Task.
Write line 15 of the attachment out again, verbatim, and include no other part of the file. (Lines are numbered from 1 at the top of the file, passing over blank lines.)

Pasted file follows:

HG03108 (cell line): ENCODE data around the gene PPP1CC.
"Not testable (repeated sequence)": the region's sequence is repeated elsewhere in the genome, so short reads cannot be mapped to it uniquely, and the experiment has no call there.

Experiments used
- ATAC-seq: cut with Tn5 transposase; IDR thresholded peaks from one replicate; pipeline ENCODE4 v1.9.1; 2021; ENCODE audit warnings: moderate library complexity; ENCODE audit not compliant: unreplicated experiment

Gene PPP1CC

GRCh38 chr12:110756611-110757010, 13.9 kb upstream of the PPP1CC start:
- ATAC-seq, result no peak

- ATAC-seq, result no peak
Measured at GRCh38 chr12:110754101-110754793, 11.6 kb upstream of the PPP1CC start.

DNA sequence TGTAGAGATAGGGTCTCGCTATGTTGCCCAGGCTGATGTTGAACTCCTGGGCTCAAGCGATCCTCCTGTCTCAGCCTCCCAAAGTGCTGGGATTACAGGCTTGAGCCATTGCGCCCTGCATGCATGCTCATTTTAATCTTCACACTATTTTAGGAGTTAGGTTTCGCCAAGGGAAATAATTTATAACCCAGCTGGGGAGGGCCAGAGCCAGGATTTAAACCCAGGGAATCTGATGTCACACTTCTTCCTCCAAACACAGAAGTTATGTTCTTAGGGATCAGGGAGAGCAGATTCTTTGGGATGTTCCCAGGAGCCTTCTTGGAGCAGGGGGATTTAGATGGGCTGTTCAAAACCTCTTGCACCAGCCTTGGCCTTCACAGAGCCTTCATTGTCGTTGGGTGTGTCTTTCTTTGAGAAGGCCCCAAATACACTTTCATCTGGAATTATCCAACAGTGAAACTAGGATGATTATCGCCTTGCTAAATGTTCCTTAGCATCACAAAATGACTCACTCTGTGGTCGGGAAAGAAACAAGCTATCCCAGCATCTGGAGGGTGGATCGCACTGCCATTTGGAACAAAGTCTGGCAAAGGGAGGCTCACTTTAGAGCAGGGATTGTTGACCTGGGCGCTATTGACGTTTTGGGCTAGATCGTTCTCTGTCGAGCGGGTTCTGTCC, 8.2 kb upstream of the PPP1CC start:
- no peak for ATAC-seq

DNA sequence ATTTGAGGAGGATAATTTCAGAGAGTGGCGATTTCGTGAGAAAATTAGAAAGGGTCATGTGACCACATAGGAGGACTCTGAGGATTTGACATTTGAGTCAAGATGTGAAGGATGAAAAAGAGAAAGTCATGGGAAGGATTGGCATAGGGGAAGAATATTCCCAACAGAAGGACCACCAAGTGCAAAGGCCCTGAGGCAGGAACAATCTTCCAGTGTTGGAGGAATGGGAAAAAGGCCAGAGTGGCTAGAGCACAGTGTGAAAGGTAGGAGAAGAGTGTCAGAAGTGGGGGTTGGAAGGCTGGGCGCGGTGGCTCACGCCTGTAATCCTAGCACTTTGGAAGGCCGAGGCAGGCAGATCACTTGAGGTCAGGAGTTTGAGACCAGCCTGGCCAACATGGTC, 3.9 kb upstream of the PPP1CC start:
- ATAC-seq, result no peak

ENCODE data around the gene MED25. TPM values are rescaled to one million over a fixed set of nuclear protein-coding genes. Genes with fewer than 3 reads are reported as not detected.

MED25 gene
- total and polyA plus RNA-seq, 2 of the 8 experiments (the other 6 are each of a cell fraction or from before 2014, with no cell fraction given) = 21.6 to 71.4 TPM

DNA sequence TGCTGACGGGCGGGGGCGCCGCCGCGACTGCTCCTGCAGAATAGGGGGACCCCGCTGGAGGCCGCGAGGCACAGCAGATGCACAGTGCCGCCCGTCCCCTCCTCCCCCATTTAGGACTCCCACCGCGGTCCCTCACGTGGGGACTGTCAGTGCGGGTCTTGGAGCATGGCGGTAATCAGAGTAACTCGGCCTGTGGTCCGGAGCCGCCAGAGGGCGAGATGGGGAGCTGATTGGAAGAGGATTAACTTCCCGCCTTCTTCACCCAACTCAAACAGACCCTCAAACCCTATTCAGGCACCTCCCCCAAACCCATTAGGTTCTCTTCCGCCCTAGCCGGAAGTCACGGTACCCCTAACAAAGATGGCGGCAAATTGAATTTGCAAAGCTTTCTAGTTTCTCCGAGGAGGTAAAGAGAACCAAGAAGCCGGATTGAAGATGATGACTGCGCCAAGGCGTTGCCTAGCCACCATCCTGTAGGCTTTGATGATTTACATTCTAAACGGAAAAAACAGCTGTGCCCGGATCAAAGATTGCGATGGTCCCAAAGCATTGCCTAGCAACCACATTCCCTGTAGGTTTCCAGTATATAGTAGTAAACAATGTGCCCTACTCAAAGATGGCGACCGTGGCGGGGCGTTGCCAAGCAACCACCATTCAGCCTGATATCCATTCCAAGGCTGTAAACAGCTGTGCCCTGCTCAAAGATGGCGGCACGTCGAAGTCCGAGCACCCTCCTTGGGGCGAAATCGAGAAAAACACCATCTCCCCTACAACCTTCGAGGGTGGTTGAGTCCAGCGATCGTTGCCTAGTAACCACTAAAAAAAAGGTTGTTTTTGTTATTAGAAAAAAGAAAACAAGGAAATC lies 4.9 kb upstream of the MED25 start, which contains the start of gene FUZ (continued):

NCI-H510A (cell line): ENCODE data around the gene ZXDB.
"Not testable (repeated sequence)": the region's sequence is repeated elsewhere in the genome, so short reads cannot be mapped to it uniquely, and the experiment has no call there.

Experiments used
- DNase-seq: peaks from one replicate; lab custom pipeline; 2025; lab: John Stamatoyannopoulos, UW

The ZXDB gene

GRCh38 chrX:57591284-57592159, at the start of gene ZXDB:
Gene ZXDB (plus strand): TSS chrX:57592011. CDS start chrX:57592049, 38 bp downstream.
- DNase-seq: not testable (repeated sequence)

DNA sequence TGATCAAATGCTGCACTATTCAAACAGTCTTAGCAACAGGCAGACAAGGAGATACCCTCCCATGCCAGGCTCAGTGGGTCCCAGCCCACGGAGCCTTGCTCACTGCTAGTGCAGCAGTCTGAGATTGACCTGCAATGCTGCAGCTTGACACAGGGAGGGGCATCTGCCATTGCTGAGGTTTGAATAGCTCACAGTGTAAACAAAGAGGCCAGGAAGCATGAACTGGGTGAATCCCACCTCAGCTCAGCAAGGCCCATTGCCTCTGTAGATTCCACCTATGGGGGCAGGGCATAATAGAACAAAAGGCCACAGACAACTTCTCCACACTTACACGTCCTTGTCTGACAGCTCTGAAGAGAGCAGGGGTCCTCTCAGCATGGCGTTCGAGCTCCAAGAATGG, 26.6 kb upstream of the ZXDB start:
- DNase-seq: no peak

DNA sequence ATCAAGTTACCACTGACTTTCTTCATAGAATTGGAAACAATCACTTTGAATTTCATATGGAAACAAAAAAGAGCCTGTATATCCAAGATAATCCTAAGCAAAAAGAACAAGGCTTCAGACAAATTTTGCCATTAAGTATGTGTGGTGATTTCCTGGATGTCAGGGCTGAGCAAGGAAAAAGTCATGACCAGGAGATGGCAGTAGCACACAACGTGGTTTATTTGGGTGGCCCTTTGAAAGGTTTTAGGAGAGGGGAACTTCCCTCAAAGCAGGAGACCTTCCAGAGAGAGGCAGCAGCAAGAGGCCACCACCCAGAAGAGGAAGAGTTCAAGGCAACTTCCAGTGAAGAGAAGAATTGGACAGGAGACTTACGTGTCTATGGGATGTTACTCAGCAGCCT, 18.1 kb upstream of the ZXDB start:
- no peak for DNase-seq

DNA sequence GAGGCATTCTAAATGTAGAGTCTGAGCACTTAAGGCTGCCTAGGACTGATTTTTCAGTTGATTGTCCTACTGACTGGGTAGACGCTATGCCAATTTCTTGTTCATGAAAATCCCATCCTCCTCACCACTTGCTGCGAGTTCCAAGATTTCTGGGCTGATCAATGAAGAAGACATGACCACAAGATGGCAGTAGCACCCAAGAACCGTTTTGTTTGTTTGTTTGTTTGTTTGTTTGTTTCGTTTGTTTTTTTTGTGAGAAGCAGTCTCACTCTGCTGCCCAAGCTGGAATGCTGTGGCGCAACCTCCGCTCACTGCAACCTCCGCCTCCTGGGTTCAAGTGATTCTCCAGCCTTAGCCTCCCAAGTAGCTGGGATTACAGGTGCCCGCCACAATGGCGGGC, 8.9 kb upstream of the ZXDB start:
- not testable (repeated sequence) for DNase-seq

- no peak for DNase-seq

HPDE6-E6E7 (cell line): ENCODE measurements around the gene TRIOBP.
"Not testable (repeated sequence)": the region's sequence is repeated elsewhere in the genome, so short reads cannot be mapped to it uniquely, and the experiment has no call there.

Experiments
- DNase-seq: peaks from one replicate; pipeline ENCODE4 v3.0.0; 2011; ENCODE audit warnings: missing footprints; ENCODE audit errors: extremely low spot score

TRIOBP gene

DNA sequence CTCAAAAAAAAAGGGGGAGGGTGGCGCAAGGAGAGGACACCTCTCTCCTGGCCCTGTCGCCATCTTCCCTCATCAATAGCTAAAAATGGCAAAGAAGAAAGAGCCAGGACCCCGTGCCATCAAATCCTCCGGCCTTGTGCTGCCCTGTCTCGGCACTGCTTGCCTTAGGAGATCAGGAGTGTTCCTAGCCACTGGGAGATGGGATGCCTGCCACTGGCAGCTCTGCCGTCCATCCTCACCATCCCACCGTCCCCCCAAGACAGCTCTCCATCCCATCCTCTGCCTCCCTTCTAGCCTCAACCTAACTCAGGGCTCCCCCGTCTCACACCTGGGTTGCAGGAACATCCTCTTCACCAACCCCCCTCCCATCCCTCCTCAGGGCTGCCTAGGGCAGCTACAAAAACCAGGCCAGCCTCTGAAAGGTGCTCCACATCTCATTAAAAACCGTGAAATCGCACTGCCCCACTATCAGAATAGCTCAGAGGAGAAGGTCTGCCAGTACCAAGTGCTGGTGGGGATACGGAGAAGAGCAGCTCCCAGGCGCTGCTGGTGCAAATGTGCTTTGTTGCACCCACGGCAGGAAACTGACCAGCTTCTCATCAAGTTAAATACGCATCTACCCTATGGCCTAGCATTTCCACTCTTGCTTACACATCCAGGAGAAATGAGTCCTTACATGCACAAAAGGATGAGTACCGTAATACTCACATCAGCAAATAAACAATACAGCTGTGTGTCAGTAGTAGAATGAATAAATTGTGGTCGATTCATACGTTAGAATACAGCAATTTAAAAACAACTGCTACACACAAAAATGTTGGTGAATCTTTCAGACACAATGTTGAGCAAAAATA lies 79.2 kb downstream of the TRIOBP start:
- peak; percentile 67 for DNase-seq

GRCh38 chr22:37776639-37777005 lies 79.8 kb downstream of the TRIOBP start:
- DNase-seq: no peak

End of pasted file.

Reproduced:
MED25 gene